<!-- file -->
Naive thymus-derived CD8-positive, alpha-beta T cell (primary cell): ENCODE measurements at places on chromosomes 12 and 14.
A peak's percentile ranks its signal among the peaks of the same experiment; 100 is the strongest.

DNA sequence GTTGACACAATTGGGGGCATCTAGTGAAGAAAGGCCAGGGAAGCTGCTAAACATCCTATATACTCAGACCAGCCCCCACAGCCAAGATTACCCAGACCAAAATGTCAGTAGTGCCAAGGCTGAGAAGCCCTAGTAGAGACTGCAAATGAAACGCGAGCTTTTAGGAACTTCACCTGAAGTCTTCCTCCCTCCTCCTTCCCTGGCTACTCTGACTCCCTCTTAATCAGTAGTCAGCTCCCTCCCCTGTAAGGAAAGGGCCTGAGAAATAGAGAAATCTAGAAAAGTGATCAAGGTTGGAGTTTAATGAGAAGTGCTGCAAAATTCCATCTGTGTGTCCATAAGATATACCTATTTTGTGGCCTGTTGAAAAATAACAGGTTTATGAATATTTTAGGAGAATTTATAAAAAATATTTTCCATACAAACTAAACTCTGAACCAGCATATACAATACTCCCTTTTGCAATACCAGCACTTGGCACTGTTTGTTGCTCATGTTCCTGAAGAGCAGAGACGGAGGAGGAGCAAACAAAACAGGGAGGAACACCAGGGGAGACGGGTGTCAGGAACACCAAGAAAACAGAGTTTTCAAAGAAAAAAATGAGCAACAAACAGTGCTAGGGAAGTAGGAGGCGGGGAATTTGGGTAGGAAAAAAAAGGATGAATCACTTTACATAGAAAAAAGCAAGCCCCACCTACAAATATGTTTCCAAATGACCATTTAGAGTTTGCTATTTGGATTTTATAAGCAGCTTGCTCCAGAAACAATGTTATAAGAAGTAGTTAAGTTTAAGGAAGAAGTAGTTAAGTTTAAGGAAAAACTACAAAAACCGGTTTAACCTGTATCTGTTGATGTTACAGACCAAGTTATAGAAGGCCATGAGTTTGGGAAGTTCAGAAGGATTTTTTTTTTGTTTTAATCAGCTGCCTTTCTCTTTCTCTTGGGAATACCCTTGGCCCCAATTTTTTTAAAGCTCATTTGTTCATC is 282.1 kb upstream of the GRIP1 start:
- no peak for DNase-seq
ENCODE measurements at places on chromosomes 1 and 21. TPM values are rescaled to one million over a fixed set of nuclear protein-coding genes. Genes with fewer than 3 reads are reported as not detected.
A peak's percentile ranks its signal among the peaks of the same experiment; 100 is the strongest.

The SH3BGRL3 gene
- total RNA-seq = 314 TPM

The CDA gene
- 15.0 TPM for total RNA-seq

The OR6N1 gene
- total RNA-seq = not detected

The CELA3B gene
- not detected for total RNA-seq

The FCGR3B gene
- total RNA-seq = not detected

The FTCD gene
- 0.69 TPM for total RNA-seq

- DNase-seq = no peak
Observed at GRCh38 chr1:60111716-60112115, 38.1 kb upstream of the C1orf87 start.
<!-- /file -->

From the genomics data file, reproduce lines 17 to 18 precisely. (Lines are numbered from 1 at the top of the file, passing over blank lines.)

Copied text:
The FTCD gene
- 0.69 TPM for total RNA-seq